(2) My product of culture argument begins by seeing that societies create value systems and teach them to their members. We shudder at the idea of infanticide, because we were taught to shudder; if we were brought up in ancient Rome, we’d think of infanticide as perfectly fine. Societies create different styles of clothing, different types of food, different ways of speaking, and different values. The clothing styles and the values of another culture aren’t objectively right or wrong; they’re just different.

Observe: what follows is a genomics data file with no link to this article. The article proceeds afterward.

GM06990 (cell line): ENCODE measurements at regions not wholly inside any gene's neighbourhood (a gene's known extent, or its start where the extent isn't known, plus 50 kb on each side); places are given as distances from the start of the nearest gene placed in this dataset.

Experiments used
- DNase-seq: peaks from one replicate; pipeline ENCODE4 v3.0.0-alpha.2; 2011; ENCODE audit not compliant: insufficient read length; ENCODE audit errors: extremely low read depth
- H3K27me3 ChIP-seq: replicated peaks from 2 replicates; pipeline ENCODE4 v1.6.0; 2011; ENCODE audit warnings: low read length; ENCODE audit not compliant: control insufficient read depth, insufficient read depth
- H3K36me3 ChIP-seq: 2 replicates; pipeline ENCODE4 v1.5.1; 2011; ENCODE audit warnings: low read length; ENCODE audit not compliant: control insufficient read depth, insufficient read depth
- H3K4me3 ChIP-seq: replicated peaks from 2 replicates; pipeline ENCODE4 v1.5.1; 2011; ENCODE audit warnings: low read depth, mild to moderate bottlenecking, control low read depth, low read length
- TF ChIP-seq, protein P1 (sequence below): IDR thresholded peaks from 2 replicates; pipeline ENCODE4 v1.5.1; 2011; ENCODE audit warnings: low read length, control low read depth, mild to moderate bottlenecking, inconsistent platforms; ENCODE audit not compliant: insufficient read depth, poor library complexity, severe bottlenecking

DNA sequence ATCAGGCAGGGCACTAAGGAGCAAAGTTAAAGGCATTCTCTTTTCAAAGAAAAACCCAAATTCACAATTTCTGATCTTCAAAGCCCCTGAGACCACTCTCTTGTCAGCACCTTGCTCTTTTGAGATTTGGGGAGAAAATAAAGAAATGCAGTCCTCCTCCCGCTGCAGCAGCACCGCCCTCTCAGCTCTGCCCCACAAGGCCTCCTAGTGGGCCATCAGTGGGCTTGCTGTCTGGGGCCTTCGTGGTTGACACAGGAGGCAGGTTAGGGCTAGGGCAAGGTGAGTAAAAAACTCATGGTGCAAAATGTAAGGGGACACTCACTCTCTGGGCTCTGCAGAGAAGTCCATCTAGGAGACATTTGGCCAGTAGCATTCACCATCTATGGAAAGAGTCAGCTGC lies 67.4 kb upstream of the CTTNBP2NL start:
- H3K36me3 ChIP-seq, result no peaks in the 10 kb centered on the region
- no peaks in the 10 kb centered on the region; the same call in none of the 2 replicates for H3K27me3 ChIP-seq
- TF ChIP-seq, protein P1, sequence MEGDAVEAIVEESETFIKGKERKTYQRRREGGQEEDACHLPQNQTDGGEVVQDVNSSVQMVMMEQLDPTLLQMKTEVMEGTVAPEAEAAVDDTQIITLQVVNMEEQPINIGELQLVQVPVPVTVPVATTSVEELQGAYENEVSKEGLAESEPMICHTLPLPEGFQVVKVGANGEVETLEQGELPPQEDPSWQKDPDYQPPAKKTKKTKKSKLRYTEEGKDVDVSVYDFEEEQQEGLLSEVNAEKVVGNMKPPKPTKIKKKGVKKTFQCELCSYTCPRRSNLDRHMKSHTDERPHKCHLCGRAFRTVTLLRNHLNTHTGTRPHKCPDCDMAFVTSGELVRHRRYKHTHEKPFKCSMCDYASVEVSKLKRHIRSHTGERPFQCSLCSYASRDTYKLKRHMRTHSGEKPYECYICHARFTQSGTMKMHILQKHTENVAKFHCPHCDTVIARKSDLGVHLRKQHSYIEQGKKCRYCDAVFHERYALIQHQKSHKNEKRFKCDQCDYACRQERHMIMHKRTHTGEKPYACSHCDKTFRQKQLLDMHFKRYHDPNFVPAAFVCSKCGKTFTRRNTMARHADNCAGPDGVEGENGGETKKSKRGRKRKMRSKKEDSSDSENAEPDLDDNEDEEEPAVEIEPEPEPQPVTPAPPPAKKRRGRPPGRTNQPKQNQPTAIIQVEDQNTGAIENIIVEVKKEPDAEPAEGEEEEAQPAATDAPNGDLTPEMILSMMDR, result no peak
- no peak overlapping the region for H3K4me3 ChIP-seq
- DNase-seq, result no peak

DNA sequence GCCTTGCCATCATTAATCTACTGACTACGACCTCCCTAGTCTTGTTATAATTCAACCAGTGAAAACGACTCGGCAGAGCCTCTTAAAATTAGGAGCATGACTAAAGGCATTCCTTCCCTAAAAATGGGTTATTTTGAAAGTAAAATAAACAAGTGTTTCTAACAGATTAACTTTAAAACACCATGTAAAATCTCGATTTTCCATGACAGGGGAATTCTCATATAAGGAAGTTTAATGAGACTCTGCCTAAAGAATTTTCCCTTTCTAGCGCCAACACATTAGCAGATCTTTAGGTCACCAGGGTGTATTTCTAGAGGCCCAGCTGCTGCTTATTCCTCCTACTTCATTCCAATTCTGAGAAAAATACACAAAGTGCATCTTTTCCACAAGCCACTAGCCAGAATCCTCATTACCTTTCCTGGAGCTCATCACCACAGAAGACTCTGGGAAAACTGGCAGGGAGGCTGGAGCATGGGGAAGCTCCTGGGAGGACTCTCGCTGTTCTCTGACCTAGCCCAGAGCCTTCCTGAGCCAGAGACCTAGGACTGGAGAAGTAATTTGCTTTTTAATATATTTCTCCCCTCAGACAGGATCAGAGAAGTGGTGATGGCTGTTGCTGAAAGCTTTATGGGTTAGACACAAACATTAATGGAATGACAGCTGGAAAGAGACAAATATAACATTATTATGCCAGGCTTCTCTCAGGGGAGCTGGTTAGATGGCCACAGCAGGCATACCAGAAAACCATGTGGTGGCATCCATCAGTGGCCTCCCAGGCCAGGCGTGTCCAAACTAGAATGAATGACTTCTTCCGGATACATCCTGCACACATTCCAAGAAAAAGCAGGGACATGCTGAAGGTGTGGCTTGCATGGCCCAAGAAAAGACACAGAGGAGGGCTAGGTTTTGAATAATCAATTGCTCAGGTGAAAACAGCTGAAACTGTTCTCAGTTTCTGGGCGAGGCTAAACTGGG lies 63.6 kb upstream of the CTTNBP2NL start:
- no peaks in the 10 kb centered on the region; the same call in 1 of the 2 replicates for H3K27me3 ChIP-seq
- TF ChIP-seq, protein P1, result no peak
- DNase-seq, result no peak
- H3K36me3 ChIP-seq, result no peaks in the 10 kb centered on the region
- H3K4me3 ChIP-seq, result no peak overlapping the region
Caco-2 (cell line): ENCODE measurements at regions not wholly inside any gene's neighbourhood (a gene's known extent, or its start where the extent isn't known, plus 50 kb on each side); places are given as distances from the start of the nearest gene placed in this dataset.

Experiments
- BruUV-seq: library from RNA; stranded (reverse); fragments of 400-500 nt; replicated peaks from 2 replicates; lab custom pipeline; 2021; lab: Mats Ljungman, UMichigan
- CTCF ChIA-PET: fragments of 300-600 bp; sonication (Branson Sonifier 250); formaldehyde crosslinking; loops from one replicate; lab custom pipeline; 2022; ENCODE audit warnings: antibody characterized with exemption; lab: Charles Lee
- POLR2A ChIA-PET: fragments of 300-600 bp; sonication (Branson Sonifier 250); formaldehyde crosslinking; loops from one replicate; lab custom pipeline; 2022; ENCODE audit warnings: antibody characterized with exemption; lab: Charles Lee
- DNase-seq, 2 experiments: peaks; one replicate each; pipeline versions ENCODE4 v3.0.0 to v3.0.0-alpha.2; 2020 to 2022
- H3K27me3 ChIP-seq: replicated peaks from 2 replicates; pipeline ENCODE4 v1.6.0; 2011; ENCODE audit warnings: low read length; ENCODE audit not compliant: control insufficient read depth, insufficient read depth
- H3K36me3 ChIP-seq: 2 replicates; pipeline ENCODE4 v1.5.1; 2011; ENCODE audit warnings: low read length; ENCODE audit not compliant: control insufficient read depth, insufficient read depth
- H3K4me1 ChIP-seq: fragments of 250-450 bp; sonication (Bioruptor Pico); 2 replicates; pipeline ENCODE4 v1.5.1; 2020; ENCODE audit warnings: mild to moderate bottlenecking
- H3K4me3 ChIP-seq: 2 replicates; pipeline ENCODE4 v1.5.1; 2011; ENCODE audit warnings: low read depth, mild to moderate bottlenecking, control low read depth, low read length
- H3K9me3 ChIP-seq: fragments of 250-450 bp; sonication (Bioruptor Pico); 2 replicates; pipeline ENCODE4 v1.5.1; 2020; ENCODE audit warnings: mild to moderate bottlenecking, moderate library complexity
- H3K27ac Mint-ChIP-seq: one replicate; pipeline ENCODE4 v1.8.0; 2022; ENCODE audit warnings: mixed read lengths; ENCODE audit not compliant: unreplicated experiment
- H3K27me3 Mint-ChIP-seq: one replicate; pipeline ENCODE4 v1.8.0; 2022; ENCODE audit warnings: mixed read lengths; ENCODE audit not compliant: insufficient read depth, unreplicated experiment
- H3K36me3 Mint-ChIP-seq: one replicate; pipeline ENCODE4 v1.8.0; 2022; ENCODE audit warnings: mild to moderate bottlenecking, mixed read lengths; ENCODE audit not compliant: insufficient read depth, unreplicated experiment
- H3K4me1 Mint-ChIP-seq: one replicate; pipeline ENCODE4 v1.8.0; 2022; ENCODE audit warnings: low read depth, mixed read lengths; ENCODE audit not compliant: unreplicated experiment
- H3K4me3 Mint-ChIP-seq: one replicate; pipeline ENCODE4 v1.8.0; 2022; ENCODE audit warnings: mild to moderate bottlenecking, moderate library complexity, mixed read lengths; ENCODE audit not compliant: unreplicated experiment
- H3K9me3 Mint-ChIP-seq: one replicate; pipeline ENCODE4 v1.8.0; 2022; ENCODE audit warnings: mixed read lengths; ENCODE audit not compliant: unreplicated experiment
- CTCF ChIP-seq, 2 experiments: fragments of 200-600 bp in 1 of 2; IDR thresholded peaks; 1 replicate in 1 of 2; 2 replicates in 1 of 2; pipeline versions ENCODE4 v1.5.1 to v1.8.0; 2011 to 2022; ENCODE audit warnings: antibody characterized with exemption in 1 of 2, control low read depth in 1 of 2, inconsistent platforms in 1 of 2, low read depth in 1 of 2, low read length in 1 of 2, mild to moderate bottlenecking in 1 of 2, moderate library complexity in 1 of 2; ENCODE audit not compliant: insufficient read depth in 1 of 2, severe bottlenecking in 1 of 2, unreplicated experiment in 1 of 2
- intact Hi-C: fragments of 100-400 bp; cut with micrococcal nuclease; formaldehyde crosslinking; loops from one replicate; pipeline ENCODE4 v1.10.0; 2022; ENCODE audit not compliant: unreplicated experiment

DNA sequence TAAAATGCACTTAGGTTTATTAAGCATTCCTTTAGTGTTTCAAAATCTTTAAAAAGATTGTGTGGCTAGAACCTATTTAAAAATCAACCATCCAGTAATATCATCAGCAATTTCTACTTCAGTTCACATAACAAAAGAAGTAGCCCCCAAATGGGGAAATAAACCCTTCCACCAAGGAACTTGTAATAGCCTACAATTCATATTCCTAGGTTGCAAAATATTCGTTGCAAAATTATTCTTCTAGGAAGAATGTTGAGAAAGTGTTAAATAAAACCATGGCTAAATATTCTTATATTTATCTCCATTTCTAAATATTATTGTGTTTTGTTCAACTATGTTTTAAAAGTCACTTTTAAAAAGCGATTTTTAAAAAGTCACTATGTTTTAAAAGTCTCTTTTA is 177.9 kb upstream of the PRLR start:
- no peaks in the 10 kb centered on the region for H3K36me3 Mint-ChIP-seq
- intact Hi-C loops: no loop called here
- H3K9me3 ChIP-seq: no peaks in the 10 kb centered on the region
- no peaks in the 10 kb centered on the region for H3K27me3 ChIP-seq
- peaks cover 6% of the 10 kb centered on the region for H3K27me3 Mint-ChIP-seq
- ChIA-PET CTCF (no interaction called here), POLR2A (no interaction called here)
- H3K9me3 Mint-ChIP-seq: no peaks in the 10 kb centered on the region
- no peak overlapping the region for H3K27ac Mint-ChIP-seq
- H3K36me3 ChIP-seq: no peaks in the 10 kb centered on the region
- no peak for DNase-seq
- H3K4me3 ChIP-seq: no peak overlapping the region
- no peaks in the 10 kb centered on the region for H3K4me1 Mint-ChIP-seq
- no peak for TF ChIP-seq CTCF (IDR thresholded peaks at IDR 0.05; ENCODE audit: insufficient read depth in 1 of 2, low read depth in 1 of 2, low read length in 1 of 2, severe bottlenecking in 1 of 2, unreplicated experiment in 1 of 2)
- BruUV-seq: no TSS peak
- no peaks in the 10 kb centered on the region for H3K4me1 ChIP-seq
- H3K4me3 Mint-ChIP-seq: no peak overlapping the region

(3) My no neutral standpoint argument points out that there’s no neutral standpoint for arguing against another culture’s values. Scientific issues can be decided by experiments; if someone thinks heavy objects fall faster than light ones, we can drop objects of different weights and see which ones hit the ground first. Moral issues aren’t like this. When we argue about ethics, we just assume the values of our own culture. There’s nothing objective here.
As I’ve come to believe in cultural relativism, I’ve grown in my acceptance of other cultures. Like many exchange students, I used to have this “we’re right and they’re wrong” attitude. I struggled against this. I’ve come to realize that the other side isn’t “wrong” but just “differ­ent.” We have to see others from their point of view; if we criticize them, we’re just imposing the standards of our society. We cultural relativists are more tolerant.